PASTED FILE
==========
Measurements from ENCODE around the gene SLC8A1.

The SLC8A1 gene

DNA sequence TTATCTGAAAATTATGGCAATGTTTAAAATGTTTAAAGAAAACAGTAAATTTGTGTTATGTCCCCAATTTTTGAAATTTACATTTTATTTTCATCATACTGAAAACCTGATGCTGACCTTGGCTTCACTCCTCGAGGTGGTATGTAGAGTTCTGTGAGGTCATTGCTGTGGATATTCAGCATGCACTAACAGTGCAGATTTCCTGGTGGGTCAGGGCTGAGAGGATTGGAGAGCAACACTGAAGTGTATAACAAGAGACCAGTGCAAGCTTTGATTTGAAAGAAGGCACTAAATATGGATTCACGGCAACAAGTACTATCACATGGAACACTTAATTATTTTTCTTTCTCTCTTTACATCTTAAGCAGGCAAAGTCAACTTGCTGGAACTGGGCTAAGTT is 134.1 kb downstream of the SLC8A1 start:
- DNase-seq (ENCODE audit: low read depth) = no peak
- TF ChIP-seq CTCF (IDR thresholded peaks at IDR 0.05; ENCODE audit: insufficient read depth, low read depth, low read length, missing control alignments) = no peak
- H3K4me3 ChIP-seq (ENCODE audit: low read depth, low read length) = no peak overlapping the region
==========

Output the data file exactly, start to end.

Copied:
Measurements from ENCODE around the gene SLC8A1.

The SLC8A1 gene

DNA sequence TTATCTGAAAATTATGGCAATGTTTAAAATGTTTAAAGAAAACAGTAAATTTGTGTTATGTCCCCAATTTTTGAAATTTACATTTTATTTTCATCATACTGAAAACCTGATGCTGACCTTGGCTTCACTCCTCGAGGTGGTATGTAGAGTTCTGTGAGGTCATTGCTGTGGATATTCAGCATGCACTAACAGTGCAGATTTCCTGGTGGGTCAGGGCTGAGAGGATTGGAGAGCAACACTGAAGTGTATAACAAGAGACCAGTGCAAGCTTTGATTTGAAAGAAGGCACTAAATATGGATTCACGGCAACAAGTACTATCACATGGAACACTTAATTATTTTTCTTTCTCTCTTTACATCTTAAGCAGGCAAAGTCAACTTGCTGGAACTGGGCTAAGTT is 134.1 kb downstream of the SLC8A1 start:
- DNase-seq (ENCODE audit: low read depth) = no peak
- TF ChIP-seq CTCF (IDR thresholded peaks at IDR 0.05; ENCODE audit: insufficient read depth, low read depth, low read length, missing control alignments) = no peak
- H3K4me3 ChIP-seq (ENCODE audit: low read depth, low read length) = no peak overlapping the region